SOURCE: Using Science in habitat conservation plans

HCP Process and Bureaucracy 

The major bureaucratic reasons  why the U.S. Fish and Wildlife Service has been unsuccessful in implementing an ecosystem approach to species management is revealed clearly in  "An Assessment" published in January 1998.  This points out that
US Fish and Wildlife Service is in the preliminary stages of implementing the Ecosystem Approach, despite three years of activity.  The reasons why FWS is in this stage is as follows:

1) the concept of the Ecosystem Approach is unclear and not widespread. 
2) Washington officials have not changed the way they did business in light of the  Ecosystem Approach efforts. 
3) lack of integration of EA into normal business 
4) internal operations are insufficient
5) technical expertise is week
6) leadership of EA and the agency is insufficient
7) programmatic consistency is insufficient

SOURCE: Ecosystem Approach to Fish and Wildlife Conservation


Substantial net losses of habitat are resulting from most ITPs and HCPs, particularly those which fail to use credible scientific assessments, alternate land management practices, and/or meaningful mitigation measures.
Moving From Habitat Destruction to Habitat Conservation)
There are many dimensions of objectives which habitat conservation plans (HCPs) need  to deal with, such as political, economic, social and scientific objectives to improve its quality and effectiveness.  The lack of the scientific process can lead to a critical problem.  Here are the steps that can be taken to improve the HCP/NCCP process:
1) Explicit scientific standards which are flexible enough to distinguish low impact HCPs and high impact HCPs needs to be studied.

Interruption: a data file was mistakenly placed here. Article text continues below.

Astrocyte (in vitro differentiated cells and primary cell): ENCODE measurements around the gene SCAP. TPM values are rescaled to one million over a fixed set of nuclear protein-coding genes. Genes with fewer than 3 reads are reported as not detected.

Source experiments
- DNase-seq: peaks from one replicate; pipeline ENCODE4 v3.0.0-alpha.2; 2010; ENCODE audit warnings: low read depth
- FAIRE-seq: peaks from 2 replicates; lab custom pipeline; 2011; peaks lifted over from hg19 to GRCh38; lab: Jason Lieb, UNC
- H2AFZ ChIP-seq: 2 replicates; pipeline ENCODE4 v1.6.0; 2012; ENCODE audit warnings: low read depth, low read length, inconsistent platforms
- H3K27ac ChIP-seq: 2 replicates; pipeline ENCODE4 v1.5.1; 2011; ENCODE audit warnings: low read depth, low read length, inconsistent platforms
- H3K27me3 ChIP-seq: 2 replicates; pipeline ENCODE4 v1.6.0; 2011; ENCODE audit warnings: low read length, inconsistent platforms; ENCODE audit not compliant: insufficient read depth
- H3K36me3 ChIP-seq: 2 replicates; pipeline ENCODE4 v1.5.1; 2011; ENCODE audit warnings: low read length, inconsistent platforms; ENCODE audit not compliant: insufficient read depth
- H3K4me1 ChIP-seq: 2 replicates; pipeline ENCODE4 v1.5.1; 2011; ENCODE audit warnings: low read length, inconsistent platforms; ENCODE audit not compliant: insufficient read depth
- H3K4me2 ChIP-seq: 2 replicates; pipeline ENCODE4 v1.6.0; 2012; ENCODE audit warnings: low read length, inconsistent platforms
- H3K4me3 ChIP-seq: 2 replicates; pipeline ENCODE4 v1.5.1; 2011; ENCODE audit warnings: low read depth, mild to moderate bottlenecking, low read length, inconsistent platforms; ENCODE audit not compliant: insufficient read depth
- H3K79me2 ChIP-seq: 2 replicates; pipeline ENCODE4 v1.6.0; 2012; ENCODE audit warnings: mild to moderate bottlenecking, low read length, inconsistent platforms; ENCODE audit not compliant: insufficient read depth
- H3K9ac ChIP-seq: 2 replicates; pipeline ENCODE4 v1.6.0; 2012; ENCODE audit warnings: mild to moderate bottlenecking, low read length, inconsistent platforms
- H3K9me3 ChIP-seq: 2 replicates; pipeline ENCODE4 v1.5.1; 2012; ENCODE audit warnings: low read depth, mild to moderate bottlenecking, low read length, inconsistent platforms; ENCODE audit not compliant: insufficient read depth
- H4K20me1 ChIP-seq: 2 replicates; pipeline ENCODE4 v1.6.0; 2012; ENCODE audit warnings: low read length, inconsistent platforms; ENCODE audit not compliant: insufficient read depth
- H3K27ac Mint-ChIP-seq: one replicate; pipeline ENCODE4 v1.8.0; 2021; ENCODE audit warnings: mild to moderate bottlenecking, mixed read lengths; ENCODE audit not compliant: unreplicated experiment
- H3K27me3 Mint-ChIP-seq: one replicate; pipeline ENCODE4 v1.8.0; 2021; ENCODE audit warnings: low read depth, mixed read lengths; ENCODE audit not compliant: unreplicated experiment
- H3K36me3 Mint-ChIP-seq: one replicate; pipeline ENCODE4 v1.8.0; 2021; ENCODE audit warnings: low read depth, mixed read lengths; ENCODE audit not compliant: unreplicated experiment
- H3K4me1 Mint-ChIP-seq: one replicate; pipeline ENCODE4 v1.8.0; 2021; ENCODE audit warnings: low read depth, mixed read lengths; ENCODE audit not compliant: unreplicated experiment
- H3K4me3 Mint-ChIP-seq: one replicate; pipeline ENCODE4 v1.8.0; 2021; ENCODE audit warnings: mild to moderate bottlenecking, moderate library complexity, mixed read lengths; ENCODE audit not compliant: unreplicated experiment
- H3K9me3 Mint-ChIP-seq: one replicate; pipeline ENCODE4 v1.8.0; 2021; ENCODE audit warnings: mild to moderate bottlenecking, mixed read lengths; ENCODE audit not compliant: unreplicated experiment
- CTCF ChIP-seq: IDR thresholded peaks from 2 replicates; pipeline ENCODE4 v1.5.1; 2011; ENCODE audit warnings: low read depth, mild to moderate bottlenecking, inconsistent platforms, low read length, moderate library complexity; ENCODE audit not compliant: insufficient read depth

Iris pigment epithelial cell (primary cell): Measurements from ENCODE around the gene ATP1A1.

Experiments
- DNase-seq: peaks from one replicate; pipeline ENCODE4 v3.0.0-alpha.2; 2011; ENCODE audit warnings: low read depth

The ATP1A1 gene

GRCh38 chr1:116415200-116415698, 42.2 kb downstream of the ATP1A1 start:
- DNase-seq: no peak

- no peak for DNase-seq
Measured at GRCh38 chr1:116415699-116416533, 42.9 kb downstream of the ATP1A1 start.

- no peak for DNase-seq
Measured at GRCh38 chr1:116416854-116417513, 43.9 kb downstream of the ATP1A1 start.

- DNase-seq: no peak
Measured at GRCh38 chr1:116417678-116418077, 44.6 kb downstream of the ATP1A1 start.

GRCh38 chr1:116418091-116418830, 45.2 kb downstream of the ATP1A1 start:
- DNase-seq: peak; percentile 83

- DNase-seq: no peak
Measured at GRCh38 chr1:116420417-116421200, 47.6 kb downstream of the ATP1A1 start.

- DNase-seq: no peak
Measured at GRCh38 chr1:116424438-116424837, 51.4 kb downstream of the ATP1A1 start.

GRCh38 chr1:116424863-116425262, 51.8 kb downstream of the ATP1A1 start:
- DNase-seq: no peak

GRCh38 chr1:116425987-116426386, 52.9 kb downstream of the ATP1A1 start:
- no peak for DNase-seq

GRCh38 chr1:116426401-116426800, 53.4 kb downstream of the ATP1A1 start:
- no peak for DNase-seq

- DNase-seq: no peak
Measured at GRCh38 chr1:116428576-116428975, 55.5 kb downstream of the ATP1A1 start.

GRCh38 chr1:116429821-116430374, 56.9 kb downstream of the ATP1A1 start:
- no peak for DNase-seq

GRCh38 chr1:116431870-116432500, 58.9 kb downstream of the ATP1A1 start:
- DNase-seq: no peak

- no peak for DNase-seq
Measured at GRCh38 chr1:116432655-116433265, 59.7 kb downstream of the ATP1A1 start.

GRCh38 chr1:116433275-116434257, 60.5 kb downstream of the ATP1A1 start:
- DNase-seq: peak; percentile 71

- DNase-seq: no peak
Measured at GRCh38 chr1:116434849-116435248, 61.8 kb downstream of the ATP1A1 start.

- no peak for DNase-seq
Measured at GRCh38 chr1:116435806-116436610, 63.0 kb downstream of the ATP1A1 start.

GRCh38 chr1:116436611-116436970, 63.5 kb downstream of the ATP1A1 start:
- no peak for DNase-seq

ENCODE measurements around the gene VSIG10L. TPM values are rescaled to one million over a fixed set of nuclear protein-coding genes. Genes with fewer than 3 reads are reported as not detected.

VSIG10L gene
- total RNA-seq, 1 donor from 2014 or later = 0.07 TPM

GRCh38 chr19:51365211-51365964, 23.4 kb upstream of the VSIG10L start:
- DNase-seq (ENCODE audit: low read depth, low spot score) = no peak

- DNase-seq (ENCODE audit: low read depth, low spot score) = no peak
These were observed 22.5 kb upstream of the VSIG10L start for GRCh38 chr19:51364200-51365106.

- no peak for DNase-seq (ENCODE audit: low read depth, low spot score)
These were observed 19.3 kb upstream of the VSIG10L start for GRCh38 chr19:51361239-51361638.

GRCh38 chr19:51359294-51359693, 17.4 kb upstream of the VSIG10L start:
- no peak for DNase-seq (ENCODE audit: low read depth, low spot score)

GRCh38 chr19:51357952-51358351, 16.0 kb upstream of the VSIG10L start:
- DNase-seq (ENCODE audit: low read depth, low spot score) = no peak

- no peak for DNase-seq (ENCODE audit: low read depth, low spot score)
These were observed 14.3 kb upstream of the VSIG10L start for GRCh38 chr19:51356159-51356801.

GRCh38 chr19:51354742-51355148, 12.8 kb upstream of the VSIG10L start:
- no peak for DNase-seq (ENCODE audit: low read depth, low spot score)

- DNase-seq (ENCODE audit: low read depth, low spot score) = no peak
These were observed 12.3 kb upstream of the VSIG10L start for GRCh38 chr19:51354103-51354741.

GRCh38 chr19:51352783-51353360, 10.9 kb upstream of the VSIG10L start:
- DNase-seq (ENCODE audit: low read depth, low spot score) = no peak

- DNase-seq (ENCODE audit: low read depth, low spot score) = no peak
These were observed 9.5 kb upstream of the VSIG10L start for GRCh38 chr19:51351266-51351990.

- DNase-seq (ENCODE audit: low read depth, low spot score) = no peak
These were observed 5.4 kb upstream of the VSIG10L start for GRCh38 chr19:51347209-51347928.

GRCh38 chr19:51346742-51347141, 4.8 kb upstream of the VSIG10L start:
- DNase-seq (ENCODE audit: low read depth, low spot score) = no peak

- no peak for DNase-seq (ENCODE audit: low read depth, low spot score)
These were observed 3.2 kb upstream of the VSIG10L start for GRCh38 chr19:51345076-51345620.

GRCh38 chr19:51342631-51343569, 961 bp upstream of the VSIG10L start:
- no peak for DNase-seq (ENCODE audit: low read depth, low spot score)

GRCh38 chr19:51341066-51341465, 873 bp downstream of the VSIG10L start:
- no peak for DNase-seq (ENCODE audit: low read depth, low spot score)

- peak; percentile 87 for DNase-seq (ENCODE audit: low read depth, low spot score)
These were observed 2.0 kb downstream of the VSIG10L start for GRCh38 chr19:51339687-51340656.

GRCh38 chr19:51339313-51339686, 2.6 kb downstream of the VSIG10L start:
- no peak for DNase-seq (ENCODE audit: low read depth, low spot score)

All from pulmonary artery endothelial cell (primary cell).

2) Explicit summary of available data on covered species, including distribution, abundance, population trend, ecological requirements and causes of endangerment should be included in  HCPs which have potentially large impact.
3) HCPs should be more quantitative in stating their biological goals and in predicting their impact on listed species.
4) In case of information deficiencies,  estimate the uncertainties associated with impact, mitigation and monitoring, and go forward, if risks are acknowledged and minimized.
5) Flexibility should be built into mitigation plans which enables managers to be responsive to the results of monitoring during the period of the HCP
6) When highly critical information is missing, the agencies should be willing to withhold permits until the information is obtained.
7) Information about listed species should be maintained in accessible, centralized locations, and that monitoring data should be made accessible to others.
8) Scientific advisory committee and increased use of independent peer review should be established during the early stages of the design of potentially high-impact HCPs and stages  that are likely to lack important information. 

These steps require major agency initiatives and policy alterations that are suggested below: 
1) The coordination of efforts to protect and recover threatened and endangered species must be improved and will be essential to the accurate estimation of the cumulative impacts of various management efforts for threatened and endangered species.  This  does not require any legislative changes, but require a funding commitment to put a centralized data base in place
2) Academic and agency scientists should become more involved in the HCP process.
3) U.S. Fish & Wildlife Service and NMFS should conduct their own review of the HCP process from the perspective of identifying mechanisms for making the job of their agency scientists more clearly defined.  

SOURCE: Using Science in habitat conservation plans

Also 12 recommendations regarding 1)Planning and Definition, 2)Leadership and Accountability, 3)Boundaries, Teams and Partnering, and 4)Structure and Budget. are listed in Ecosystem Approach to Fish and Wildlife Conservation.

 December 09, 1999e-mail: tyoshida@ucdavis.edu |